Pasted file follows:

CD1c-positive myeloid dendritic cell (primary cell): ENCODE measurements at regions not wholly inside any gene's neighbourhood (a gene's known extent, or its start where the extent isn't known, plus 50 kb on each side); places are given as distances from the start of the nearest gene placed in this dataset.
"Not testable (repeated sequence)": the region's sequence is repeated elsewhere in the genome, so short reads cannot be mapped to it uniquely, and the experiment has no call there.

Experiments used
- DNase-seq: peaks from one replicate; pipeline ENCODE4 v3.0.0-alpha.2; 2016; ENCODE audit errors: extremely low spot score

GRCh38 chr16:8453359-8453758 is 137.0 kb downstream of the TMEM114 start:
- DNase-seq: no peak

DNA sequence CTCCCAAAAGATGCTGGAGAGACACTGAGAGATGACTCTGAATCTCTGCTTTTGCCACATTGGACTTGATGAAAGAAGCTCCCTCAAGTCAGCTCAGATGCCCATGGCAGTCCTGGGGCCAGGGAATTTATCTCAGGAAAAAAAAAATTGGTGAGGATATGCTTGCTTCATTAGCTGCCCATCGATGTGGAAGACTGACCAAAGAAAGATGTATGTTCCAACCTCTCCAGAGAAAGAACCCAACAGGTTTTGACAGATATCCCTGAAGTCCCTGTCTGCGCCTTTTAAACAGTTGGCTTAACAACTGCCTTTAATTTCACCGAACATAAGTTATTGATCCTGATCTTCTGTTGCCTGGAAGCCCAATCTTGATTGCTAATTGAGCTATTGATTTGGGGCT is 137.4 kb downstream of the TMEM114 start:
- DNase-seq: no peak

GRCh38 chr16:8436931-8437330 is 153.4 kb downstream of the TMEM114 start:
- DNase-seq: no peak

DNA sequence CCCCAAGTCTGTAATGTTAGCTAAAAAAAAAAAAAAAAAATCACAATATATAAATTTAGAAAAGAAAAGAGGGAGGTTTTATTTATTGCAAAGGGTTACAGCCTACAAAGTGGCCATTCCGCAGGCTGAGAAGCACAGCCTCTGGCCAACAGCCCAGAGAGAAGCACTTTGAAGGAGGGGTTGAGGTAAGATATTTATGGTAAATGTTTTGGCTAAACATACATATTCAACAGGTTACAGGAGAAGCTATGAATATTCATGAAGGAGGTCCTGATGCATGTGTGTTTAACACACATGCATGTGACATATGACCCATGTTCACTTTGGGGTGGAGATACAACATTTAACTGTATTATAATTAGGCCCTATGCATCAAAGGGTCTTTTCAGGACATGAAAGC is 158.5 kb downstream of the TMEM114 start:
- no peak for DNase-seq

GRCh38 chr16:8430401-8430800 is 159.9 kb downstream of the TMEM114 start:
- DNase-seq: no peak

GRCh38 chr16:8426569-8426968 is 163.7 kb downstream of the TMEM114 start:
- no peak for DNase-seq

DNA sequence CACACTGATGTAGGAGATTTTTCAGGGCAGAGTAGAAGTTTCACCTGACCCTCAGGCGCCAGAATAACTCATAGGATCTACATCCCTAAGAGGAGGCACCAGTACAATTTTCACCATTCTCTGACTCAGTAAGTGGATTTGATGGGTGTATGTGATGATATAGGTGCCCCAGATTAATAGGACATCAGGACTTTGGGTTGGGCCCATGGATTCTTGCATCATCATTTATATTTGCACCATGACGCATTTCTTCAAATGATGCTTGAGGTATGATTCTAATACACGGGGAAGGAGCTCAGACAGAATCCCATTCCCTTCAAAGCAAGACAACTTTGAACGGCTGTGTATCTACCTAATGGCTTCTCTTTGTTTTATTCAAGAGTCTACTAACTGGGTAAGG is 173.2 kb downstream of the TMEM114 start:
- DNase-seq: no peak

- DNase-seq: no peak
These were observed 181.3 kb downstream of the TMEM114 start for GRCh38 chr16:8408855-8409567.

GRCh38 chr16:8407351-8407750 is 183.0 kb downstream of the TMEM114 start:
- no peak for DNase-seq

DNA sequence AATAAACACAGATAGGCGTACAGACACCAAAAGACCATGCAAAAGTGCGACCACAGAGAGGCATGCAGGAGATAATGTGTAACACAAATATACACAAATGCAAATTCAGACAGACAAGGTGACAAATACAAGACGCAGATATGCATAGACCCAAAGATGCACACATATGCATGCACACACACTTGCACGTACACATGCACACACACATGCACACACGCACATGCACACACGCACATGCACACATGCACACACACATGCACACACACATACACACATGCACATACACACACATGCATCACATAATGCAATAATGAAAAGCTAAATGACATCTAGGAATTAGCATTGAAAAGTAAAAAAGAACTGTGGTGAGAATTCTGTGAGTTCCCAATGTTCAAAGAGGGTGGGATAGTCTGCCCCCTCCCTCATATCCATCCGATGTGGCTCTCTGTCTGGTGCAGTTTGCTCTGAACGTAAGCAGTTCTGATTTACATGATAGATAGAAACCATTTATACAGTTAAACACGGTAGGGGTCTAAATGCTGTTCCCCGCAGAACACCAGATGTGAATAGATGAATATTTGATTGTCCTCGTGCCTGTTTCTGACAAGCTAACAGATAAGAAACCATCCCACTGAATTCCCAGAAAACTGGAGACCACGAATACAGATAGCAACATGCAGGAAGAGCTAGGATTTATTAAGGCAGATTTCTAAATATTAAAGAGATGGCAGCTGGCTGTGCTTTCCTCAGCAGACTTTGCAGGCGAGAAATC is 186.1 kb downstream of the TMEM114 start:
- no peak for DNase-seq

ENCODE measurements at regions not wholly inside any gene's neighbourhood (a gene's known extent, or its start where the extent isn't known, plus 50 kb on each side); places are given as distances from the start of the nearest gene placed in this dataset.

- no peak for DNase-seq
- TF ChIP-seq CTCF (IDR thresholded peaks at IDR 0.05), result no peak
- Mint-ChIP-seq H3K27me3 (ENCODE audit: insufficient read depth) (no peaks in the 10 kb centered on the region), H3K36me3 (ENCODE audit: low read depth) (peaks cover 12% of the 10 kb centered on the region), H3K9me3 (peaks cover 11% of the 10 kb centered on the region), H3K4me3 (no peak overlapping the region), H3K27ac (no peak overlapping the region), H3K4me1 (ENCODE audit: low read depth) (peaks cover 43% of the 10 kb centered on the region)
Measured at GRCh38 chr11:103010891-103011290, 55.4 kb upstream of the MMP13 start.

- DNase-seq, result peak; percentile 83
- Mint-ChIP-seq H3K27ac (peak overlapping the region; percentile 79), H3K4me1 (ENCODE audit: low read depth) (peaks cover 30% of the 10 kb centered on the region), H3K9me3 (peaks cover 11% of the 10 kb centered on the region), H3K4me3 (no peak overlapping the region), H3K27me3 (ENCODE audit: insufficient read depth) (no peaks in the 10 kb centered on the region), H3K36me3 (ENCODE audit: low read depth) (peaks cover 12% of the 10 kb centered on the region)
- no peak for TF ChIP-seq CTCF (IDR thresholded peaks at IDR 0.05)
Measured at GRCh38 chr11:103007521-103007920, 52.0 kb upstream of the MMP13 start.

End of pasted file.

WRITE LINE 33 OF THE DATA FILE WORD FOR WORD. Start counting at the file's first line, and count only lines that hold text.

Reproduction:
Measured at GRCh38 chr11:103007521-103007920, 52.0 kb upstream of the MMP13 start.